Some people use the expression "dirt simple"—but in reality, soil is incredibly complex. The earth beneath us has a vast range of different physical and chemical properties, and healthy soil is full of plant roots, insect species, and microorganisms.
When these organisms are in balance, soil can cycle nutrients efficiently, store water and drain the excess, and create the conditions for crops to thrive. Nevertheless, winter weather creates challenges to soil health. Colder temperatures mean less water evaporation, and water use by crops becomes insignificant. In combination, this can make soil more susceptible to compaction due to rain and saturation.
Building more resilient soil is a long-term project: most efforts to rejuvenate the resource won't produce measurable results in a single season. By implementing and soil health practices that suit your operation, over time you will help reduce erosion, improve groundwater quality, sustain or even improve yields.
Soil that has been conventionally tilled remains saturated longer than fields under conservation tillage, which preserves plant residues on at least 30% of the soil surface after tillage. This is because intense tillage destroys soil aggregates—the clumps of dirt whose structure helps soil retain air, nutrients, and water. When intact, soil aggregates allow water to percolate deep into the soil profile, mitigating against saturation in wet conditions.
Reducing tillage can help create a more durable soil structure. There are a range of approaches to consider, from vertical-till to strip-till or no-till, with benefits ranging from reduced erosion to improvements in nutrient cycling. The most effective approach for your operation will depend on your region, soil type, and other factors.
Transitioning to less tillage requires a well-thought-out plan and a commitment to stick with the process for several years. Fertilizer application, weed management, crop rotation, and inclusion of cover crops are all considerations best analyzed with the support of advisors.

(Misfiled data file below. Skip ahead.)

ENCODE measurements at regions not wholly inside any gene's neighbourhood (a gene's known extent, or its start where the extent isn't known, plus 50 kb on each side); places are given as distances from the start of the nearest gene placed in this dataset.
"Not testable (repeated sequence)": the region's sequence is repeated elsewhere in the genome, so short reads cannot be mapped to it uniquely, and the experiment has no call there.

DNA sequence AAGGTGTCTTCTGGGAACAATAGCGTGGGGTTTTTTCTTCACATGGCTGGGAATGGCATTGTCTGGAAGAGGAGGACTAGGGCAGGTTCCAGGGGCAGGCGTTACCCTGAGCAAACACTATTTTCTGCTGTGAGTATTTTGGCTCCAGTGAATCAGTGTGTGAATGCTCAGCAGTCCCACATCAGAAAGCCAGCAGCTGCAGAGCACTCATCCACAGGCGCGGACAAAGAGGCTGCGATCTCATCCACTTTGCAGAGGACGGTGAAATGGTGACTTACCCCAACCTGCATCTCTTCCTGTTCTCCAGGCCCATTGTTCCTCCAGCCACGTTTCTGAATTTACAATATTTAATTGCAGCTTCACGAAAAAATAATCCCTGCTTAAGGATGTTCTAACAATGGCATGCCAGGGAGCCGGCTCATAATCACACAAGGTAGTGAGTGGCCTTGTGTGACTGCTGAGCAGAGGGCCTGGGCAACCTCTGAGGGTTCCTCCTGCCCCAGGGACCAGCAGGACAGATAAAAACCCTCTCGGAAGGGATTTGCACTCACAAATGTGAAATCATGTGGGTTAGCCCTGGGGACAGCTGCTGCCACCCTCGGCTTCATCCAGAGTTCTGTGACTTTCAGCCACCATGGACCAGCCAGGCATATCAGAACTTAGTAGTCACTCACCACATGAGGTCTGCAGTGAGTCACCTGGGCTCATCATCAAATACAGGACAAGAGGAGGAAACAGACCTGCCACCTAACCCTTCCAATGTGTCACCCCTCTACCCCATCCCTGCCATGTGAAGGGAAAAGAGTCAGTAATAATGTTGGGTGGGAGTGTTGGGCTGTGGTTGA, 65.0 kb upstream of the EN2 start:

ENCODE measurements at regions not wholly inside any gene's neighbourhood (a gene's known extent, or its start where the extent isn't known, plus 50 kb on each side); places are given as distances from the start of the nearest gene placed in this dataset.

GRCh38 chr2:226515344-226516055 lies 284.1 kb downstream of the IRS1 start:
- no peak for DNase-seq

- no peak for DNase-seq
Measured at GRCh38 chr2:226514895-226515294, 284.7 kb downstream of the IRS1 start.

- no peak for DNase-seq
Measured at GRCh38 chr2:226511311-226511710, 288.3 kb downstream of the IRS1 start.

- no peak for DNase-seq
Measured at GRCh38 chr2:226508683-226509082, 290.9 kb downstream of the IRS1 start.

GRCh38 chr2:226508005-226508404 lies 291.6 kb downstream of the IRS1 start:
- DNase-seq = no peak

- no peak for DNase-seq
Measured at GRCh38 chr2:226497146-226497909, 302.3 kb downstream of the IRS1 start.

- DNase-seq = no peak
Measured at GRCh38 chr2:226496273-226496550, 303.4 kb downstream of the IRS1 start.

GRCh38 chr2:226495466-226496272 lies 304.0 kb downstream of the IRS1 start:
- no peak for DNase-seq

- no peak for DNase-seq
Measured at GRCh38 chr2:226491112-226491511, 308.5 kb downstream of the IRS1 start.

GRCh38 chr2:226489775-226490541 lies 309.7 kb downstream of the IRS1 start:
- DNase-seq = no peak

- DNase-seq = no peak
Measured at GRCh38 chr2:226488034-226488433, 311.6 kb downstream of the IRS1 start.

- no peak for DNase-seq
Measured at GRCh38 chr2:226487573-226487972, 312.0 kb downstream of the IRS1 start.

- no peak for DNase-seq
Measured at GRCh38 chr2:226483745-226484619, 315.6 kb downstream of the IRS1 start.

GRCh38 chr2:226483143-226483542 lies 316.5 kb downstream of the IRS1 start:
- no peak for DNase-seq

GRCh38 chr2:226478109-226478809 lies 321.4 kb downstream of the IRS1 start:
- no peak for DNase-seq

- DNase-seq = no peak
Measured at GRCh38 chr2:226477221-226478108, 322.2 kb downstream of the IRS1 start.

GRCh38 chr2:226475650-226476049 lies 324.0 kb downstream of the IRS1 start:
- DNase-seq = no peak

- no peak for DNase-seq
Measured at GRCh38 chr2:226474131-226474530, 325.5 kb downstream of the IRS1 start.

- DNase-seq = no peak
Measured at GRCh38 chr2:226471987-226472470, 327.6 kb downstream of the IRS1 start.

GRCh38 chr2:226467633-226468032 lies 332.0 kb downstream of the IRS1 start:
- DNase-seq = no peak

Cover crop mixes can be incorporated into crop rotations to fill gaps between cash crops. The cover crop reinvigorates the soil by adding organic matter, creating drainage channels through root growth, and stimulating microorganisms. All these benefits are in addition to guarding against soil loss by erosion and reducing weed pressure through competition.
Cover crops range from cereals like rye and barley to legumes like clover and vetch (a common choice for quickly improving soil nitrogen and biomass). The best cover crops for your operation will depend on your region and management goals, as well as the the current and subsequent crop in rotation.
Though on very wet ground livestock can contribute to compaction issues, in other scenarios grazing cover crops and corn stalks can improve soil health. Grazing can aid in reducing weed pressure and managing residue post-harvest in reduced-till systems, while manure contributes to soil nutrient content.
To recognize that soil can be healthy, one first must think of it as a living entity—a shift in perspective for some growers. For those prepared for some trial-and-error to determine the most suitable combination of practices, investments in soil health can help build a more sustainable operation.